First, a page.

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Is it acceptable to assign 'NULL' to a boolean datatype?

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Acceptable to whom? The compiler, your professor, or the maintenance programmer that has to debug this in the future? –  John Rasch Mar 16 '09 at 17:35

12 Answers 12

The compiler won't reject it since NULL is usually a preprocessor #define for 0 and 0 is convertable to a pointer representation of NULL and false.

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isn't NULL usually #define'd as (void *)0? –  rmeador Mar 16 '09 at 17:31
rmeador it is allowed to be that in C. in C++ it is not. but even if it would, (void*)0 is a null pointer value and will convert to false. in C++, NULL has to have integer type. something like 0L, 0, ('a'-'a'), '\0' (no kidding) –  Johannes Schaub - litb Mar 16 '09 at 17:46

No, You should use the technical term - "File Not Found"


Reference: http://thedailywtf.com/Articles/What_Is_Truth_0x3f_.aspx

The proper answer is No.

What I think you are trying to do is use NULL to mean "Uninitialized" or "Dunno, yet." This will usually work in a database, but won't always work in code as the definition of NULL varies from preprocessor to preprocessor and language to language.

Booleans are by definition two-state values. To try to use them as three-state values is an error. At best it's a dirty hack that will cause confusion to other developers in the future, at worst it's a breaking error, that will bite you in the behind as soon as anything in your build chain changes.

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lol... I'll refrain from downvoting because this is funny, but really does not belong here. –  rmeador Mar 16 '09 at 17:31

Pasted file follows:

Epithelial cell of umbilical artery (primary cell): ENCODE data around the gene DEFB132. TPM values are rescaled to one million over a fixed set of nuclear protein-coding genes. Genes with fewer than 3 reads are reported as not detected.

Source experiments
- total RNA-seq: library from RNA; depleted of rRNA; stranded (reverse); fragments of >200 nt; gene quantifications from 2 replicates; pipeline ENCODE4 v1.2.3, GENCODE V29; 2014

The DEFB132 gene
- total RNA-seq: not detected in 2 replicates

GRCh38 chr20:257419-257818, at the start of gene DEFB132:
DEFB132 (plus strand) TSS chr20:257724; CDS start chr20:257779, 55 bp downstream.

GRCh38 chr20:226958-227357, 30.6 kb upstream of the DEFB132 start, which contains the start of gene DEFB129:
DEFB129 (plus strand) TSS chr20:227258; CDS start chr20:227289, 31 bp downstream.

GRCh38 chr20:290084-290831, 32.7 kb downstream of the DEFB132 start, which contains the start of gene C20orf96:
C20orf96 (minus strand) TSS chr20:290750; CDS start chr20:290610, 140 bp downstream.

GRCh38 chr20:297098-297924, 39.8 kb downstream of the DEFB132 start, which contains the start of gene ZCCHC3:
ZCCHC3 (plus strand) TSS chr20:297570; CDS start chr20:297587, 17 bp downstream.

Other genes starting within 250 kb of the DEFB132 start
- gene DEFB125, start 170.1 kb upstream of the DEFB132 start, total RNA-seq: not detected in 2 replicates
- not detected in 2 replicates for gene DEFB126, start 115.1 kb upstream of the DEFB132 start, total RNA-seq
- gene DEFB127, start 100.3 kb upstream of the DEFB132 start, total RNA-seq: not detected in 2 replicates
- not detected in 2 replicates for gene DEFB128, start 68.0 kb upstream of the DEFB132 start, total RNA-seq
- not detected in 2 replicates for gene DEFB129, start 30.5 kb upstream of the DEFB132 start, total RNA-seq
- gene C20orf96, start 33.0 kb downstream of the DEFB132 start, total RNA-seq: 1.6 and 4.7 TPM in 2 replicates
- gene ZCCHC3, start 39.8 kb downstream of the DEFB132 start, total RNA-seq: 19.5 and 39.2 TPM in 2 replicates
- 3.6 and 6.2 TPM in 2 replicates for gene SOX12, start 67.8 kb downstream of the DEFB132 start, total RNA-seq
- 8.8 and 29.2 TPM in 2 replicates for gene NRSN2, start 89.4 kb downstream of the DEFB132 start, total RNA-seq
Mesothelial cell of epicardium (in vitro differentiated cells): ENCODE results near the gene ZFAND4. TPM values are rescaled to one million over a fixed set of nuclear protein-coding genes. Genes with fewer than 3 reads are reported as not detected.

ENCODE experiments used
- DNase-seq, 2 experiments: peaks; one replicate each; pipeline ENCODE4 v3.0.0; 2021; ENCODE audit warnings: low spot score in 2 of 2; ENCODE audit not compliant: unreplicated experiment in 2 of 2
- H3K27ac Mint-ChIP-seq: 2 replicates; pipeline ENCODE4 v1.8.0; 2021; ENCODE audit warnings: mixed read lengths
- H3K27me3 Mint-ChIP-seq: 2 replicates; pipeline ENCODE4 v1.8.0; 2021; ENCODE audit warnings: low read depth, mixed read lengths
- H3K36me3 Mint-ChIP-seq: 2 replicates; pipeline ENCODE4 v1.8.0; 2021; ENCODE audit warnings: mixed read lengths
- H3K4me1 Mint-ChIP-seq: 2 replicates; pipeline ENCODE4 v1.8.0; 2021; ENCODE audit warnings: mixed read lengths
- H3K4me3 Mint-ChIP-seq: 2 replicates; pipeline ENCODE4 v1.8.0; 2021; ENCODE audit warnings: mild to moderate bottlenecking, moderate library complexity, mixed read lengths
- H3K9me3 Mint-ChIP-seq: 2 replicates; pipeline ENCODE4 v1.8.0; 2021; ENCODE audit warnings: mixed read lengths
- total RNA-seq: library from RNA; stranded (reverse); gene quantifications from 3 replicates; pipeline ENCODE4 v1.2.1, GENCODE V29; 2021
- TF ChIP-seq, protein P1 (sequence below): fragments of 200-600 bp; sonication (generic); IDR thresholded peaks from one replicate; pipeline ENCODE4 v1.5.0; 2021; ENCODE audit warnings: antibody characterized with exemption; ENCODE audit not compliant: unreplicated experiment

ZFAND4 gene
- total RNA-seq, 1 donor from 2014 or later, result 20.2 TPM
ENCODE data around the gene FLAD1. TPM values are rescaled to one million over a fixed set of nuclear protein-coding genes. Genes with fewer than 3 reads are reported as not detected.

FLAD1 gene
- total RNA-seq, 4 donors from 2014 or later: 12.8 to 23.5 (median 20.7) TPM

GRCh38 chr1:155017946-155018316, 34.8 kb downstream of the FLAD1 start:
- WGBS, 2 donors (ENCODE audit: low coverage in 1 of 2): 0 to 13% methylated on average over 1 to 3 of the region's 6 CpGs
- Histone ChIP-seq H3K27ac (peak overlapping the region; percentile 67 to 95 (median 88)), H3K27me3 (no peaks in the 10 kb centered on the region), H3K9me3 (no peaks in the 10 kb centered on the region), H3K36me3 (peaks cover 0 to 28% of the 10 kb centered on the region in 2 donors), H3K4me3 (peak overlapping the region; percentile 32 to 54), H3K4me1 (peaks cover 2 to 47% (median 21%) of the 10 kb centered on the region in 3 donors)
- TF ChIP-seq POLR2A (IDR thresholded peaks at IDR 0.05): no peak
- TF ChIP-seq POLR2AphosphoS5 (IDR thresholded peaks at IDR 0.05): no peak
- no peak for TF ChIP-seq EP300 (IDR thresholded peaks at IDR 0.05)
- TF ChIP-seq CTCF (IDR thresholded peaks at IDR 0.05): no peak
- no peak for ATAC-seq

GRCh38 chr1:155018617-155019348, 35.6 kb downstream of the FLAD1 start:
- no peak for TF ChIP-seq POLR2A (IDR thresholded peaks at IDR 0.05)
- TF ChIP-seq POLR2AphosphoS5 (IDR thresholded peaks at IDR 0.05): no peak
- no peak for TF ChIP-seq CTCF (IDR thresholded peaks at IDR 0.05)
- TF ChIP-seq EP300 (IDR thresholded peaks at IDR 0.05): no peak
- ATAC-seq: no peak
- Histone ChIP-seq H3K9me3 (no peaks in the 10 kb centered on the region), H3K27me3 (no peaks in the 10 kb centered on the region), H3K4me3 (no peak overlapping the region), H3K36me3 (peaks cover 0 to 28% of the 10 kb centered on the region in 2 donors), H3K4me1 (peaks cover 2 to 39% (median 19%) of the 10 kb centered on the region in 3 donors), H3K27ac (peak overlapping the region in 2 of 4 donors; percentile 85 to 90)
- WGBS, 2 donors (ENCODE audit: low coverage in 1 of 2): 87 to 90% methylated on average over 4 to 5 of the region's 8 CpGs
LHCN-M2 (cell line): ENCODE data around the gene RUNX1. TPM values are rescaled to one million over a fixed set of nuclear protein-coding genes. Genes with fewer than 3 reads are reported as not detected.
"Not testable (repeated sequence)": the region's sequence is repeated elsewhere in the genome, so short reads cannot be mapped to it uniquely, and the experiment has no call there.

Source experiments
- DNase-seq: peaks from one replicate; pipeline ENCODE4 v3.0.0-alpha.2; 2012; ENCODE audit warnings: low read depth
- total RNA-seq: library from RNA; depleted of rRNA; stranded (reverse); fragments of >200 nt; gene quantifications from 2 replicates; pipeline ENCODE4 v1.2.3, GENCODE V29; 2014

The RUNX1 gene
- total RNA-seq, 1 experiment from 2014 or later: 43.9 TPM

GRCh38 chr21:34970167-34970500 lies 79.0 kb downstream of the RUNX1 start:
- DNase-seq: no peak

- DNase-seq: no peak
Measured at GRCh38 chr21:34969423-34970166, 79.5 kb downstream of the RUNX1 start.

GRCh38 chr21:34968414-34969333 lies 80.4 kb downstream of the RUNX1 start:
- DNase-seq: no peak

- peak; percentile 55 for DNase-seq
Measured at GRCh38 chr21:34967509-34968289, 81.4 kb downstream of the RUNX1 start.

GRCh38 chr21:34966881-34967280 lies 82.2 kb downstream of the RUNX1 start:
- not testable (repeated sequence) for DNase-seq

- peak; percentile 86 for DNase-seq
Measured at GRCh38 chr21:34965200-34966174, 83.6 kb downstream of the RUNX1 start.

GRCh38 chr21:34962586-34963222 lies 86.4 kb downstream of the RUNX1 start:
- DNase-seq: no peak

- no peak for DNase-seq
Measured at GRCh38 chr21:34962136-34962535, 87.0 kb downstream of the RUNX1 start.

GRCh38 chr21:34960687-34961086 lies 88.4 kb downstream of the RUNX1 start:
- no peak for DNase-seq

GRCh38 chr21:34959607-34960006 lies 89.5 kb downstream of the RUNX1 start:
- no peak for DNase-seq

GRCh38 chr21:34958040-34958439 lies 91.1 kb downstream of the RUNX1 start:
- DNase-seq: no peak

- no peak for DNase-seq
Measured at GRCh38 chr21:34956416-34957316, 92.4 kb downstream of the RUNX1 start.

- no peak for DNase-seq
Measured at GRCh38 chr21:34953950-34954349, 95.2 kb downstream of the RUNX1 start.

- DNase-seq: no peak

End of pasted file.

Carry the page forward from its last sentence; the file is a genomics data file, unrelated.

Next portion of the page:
Why did this get down votes, when this: stackoverflow.com/questions/470984/… Got 5 upvotes? –  Chris Cudmore Mar 17 '09 at 15:14

As long as false is still 0 and NULL is still defined to 0 yes, but this can change in the future. I'd say its bad practice because u mix concepts and lose clarity.

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My opinion is that this will reduce the readability of your code, but sure if you want to. NULL is just 0 after all.

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I'm not sure why you want to do that. If you're trying to initialize it, use 0. As MSN said, your compiler is not going to reject it. Perhaps you should explain why you want to set a bool to NULL in the first place?

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From a theoretical point of view, yes. But it's a horrible thing to do.

NULL is a null pointer constant that is assigned to a pointer to make it point to nothing.

ptr = NULL; // now it points to no object anymore

// or ptr == 0
if(ptr == NULL) {

Here are the references to the Standard if you are interested in any case. First, a null pointer constant is (4.10/1)

A null pointer constant is an integral constant expression (5.19) rvalue of integer type that evaluates to zero.

Then, what happens if we convert a null pointer constant to bool? It's explained in 4.12/1:

An rvalue of arithmetic, enumeration, pointer, or pointer to member type can be converted to an rvalue of type bool. A zero value, null pointer value, or null member pointer value is converted to false; a

(When it talks about rvalue it essentially means a simple value as opposed to a variable of that type).

Now, what actually is that NULL? Read 18.1/4 (note that in C, a null pointer constant is defined differently. Which might be the reason it explicitly refers to C++)

The macro NULL is an implementation-defined C++ null pointer constant in this International Standard

The important bit of that combination is the part "A zero value ... is converted to false". An assignment of NULL to a bool variable will try to convert NULL to a boolean value. As the above passages say, such a conversion exist and can be done.

Another important thing about null pointers to understand is the different between a null pointer and a null pointer constant. As we just read, a null pointer constant is some integer value that's zero. However, a null pointer and its value, a null pointer value, are pointers and their type is of pointer type. The following has type int and is a null pointer constant